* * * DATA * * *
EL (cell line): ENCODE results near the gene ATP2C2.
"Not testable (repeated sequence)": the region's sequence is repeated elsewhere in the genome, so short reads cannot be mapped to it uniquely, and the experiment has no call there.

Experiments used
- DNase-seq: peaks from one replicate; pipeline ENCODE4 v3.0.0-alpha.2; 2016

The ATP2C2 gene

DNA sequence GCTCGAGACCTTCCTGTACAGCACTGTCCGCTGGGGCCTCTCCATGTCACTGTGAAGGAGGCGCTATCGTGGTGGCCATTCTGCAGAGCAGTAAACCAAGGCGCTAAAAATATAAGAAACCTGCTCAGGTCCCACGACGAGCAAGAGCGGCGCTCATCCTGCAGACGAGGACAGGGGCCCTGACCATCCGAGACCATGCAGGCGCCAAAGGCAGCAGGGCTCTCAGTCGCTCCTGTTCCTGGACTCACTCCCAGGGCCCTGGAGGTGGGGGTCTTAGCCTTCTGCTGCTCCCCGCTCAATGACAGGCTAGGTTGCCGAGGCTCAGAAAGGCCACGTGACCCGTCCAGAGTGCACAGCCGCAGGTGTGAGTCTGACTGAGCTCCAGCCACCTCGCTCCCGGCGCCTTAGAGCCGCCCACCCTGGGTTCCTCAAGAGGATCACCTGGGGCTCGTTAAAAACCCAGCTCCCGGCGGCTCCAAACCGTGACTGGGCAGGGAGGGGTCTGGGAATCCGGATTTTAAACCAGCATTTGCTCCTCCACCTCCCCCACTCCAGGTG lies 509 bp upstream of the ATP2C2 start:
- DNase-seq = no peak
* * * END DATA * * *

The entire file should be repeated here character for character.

EL (cell line): ENCODE results near the gene ATP2C2.
"Not testable (repeated sequence)": the region's sequence is repeated elsewhere in the genome, so short reads cannot be mapped to it uniquely, and the experiment has no call there.

Experiments used
- DNase-seq: peaks from one replicate; pipeline ENCODE4 v3.0.0-alpha.2; 2016

The ATP2C2 gene

DNA sequence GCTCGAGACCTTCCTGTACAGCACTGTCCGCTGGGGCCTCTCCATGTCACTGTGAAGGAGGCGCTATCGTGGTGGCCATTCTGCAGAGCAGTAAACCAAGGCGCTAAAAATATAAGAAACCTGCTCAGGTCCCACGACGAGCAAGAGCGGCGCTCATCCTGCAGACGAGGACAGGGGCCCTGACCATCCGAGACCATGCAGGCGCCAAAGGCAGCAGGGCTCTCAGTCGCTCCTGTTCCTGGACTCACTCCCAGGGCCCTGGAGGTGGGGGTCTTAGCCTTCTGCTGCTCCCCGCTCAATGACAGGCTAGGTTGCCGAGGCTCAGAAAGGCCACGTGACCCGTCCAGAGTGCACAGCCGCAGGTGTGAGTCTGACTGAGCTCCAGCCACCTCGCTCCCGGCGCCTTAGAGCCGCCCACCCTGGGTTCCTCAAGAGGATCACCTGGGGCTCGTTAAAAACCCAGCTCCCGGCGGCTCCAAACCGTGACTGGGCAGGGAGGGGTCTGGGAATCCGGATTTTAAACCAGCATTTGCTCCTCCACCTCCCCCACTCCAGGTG lies 509 bp upstream of the ATP2C2 start:
- DNase-seq = no peak